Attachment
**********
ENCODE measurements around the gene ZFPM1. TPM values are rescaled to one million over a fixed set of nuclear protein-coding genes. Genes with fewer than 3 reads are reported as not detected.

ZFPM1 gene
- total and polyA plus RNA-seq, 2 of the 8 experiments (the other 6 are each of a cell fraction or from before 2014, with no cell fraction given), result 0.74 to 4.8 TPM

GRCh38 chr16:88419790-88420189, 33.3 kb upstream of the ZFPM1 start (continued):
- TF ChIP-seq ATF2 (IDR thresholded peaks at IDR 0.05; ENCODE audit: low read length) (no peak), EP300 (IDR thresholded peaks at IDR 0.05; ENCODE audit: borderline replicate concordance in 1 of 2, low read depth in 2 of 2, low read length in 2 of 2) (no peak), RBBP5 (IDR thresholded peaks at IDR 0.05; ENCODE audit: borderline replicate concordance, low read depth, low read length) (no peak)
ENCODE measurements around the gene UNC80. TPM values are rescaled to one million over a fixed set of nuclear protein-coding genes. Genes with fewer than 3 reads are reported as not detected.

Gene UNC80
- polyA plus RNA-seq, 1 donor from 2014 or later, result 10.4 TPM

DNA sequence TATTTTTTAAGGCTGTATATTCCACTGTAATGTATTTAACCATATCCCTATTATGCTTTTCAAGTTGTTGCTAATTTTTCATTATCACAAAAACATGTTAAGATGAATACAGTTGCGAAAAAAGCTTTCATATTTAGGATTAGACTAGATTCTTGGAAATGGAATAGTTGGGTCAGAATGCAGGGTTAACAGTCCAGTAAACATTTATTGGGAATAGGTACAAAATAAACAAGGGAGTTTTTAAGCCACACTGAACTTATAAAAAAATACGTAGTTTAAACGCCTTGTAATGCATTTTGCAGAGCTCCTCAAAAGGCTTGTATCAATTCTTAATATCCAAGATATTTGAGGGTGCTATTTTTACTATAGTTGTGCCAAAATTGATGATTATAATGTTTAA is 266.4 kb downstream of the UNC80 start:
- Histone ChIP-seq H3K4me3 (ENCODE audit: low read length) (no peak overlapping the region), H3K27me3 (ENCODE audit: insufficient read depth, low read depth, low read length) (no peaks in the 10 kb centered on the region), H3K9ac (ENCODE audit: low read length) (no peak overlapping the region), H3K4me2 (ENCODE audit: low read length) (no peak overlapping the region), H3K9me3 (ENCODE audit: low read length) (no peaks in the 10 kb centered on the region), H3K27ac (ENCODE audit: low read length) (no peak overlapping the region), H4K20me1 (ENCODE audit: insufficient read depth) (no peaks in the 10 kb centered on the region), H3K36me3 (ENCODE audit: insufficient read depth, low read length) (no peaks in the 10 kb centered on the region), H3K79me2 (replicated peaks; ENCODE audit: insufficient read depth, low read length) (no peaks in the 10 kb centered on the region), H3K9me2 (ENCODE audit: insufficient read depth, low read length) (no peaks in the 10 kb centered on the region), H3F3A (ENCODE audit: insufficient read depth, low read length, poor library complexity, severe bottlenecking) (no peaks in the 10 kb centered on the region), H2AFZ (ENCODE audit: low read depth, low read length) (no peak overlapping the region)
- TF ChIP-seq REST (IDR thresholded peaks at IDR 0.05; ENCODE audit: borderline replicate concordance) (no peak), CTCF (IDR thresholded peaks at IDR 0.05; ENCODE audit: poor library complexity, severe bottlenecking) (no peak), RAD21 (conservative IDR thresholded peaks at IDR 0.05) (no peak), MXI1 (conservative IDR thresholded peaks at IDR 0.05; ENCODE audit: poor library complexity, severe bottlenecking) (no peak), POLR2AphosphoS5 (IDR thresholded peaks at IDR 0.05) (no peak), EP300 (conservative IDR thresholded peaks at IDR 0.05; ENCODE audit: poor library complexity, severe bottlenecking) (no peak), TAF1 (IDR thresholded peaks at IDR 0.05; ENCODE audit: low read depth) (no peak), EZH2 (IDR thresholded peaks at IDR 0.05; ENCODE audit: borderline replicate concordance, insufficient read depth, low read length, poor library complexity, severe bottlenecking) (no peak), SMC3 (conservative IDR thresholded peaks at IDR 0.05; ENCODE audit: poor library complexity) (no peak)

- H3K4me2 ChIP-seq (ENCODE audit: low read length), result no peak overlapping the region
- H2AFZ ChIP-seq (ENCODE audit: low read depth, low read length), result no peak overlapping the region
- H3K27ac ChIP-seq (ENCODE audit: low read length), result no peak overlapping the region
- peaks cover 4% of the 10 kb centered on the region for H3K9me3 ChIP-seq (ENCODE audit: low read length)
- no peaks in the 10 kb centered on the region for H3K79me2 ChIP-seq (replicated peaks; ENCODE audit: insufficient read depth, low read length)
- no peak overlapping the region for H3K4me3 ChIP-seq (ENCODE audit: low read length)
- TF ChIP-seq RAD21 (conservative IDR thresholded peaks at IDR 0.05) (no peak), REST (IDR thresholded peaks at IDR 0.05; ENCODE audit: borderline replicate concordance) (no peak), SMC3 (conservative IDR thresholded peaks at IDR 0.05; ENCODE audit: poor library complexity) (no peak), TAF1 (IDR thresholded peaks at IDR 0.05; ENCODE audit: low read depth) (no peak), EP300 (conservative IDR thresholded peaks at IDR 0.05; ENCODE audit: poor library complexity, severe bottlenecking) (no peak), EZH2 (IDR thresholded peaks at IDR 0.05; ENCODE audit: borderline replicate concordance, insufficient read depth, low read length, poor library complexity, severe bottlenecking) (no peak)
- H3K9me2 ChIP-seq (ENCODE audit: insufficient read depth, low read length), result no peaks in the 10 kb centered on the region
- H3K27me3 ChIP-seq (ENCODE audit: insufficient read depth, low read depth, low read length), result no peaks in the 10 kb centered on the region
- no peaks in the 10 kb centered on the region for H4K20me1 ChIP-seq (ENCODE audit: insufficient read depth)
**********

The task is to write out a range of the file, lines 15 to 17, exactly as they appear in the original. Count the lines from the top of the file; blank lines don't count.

- peaks cover 4% of the 10 kb centered on the region for H3K9me3 ChIP-seq (ENCODE audit: low read length)
- no peaks in the 10 kb centered on the region for H3K79me2 ChIP-seq (replicated peaks; ENCODE audit: insufficient read depth, low read length)
- no peak overlapping the region for H3K4me3 ChIP-seq (ENCODE audit: low read length)